What’s worse than toxic algae?
The hoopla around toxic algae.
So says a professional Stuart fisherman who now must weather losses to his business even though he is taking his few remaining clients out on the water for great snook, tarpon, red fish and jack fishing.
“The fishing is great,” says Capt. Pat Price of DayMaker Charters, a 25-year veteran of the local waterways. “I took my wife and kid fishing for two and a half hours last night one mile inside the inlet and we had a great time.
“No one got sick. Our eyes weren’t red. There’s no green stuff on the hull. The water is crystal clear.”
And that could be the true irony of this year’s blue-green algae bloom on Lake Okeechobee: It sounds bad from a distance, but those expecting a doom’s day event in Stuart find business as usual.
Price, whose company runs three charter boats for deep-sea and inshore fishing, took to social media over the weekend to let the world know he and dozens of local fishing businesses are open as the algae hasn’t reached Stuart.
Within a few hours however, he had to take his Facebook post down after it sparked a discussion that degenerated into insults between those who publicize the algae bloom, killing softly Martin County summer tourism, and those who say they can continue making a living on the water away from the algae.
“It’s like you can’t express your frustration with the way things are being handled,” Price says. “This is a frustrating situation for those who make their living from tourism.”
Price said he doesn’t remember the names of those whose comments convinced him to delete his entry, although many who read the exchanges reported they came from members of the grassroots group BullSugar. The organization was branded a “hate group” by Florida Agriculture Commissioner candidate Matt Caldwell last week.
In his original post, Price singled out fellow fishing guide, BullSugar operative and Rivers Coalition Defense Fund Director Mike Conner.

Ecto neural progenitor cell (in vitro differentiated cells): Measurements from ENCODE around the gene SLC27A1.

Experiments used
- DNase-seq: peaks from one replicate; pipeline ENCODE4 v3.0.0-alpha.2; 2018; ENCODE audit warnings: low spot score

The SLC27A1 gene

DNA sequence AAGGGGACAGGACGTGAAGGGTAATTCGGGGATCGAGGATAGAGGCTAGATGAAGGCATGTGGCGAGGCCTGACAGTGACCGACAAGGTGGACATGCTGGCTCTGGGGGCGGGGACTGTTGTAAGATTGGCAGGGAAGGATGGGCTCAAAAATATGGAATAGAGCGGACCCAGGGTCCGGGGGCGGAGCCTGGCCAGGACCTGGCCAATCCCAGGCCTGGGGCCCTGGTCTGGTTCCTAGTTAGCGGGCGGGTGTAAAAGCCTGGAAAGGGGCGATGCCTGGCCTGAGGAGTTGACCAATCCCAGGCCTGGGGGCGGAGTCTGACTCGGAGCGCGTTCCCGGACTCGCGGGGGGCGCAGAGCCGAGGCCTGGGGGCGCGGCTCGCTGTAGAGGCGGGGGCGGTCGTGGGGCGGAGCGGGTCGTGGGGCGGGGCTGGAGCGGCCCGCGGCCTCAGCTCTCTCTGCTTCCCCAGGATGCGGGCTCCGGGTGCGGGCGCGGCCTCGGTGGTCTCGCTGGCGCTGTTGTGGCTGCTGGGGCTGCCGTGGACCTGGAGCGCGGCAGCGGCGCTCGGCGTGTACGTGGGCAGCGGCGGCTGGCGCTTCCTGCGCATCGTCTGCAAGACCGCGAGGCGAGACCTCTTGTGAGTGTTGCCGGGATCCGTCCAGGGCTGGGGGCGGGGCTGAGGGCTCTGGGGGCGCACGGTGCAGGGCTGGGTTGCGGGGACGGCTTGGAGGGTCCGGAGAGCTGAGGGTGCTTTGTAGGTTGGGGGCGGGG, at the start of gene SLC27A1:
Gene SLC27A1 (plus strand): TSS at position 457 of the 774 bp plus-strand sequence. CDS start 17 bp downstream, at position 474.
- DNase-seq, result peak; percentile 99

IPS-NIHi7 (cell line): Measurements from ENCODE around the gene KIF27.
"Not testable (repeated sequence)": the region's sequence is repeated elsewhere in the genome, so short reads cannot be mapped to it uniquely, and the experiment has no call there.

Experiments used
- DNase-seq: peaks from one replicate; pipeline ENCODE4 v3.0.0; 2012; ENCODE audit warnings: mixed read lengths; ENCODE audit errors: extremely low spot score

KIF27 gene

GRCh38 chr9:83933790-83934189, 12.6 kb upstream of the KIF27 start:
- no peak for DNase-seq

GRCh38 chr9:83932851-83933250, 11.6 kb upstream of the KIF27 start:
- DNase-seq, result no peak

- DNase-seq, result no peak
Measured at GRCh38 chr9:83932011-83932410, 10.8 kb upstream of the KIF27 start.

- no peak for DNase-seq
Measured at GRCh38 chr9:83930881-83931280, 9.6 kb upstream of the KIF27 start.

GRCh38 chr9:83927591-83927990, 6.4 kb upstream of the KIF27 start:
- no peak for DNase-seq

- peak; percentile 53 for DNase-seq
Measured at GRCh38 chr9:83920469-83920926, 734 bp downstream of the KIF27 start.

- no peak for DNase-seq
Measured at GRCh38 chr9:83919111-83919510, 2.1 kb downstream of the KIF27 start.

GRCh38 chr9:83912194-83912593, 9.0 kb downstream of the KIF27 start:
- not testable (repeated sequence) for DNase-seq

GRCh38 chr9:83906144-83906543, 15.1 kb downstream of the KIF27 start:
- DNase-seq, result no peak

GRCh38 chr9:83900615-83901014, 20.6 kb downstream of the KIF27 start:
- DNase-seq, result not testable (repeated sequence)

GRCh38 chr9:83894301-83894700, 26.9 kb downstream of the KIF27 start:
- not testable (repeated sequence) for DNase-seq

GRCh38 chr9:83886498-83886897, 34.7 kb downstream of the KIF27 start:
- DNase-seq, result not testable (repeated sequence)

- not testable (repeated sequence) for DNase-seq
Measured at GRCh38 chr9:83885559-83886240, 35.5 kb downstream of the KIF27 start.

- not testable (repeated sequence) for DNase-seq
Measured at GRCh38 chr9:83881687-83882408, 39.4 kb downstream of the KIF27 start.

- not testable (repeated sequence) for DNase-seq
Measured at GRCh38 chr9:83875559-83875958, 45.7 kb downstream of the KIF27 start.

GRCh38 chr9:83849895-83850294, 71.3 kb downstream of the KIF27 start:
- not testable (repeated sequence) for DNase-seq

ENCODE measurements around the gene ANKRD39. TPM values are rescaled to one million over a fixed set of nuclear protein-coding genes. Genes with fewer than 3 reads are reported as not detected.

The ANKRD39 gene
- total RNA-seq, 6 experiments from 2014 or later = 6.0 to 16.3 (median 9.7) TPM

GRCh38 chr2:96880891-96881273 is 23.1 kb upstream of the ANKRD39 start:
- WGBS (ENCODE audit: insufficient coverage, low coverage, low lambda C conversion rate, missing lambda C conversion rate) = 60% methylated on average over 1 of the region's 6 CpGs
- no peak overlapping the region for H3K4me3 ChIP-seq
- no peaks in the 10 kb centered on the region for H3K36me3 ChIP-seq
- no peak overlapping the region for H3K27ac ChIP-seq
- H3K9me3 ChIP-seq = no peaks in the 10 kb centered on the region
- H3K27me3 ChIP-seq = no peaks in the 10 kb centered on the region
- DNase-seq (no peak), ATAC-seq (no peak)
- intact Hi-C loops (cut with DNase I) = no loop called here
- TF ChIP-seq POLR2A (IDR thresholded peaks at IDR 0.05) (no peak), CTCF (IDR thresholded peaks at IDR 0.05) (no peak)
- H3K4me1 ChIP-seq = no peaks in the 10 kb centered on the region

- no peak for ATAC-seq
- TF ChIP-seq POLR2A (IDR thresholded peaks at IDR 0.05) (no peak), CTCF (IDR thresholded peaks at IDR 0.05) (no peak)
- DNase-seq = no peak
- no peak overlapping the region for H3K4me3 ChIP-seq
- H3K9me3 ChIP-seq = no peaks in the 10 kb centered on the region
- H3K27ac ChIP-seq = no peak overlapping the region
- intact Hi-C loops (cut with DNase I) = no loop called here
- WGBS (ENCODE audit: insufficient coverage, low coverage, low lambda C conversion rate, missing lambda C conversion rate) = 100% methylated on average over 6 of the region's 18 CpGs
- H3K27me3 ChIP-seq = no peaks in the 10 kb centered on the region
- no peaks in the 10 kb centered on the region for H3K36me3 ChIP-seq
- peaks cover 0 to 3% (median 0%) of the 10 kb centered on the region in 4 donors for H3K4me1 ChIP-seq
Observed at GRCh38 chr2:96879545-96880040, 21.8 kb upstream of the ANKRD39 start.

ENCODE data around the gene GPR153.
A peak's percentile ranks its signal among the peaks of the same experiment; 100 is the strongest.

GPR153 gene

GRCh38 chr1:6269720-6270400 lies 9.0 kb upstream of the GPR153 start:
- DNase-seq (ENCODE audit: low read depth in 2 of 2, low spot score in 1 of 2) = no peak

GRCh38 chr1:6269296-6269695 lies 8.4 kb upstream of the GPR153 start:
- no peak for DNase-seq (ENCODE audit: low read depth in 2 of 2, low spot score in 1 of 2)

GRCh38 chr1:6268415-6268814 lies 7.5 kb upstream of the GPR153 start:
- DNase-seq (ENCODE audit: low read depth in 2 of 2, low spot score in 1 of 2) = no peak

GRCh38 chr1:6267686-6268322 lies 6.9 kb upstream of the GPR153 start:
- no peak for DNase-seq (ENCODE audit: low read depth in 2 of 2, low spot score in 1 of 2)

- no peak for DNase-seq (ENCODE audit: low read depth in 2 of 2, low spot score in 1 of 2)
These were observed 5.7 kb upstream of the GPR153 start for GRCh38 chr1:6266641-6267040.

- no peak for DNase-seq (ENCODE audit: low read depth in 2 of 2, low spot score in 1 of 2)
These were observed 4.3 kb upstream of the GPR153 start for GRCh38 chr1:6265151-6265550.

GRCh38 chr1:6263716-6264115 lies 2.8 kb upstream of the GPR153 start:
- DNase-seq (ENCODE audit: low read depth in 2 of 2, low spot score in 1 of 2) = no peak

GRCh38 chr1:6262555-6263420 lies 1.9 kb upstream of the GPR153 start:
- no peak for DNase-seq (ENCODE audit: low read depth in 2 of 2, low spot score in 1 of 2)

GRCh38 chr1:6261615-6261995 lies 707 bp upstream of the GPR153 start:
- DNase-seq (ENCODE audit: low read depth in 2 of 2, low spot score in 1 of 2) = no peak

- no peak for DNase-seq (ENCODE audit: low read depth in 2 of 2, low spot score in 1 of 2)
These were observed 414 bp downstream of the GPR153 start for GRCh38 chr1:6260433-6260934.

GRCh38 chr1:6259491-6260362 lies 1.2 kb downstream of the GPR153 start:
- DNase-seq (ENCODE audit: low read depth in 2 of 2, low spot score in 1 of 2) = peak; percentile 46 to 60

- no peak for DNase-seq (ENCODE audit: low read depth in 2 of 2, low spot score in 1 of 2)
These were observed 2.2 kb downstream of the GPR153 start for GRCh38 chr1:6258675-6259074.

Price took umbrage with Conner’s quotes in a front-page story in the respected Tampa Bay Times last week where Conner said algae blooms have become “the new normal.”
“Normally, I’m out fishing the river at night for snook,” Conner told the newspaper. “But I’m not just worried about the fishing any more. I’m worried about the human health side of it now. I’m not going to fish the St. Lucie River anymore.”
In his Facebook post, Price disagreed and wondered: “I’m not sure who Mike Conner is and neither four out of five of the guides I asked, but F me. If you’re intending on planning a vacation or booking a charter, please speak to the people who are on the water every day instead of listening to people who just want to be important for a day.”
Price says he understands the emotional response to toxic algae.
“People are very emotionally attached to this issue. I get it. But if you speak up like I do, all the sudden you’re not an advocate of the river and you’re a bad guy. Why can’t we report the good alongside the bad?”
Price isn’t downplaying this bloom, by the way.
Far from it.
Two years ago this month, another blue-green algae bloom sent thick sludge along the beaches, in canals and on rivers, creating a serious environmental problem and legitimate fears, he says.
But the media’s coverage of this year’s event and the maximum emotional response from protesters are telling the world about something that has yet to happen, Price says.
Besides, Price adds, those like him on the river daily have no voice. No one in the media, he says, has asked him or others about the shape of waterways.
And that’s costing Price and his family money.
“At this time of year, I should be getting seven to 10 calls a week about charters,” he says. “Since this thing started again, I’m getting two or three calls a week. Some people who are booked are canceling. They go online and they figure there’s no fishing.
“Well, there is good fishing, the good times are still here.
“You don’t see dead fish floating by. You don’t see dead turtles. It’s a non-issue if you know where to go.”
In addition to the losses two years ago, Price says, the 2017 hurricane season wasn’t kind to the Stuart fishing charter industry.
“We were out of work for two to three months,” he says. “And now, we’re going to struggle again.”
What’s worse than toxic algae?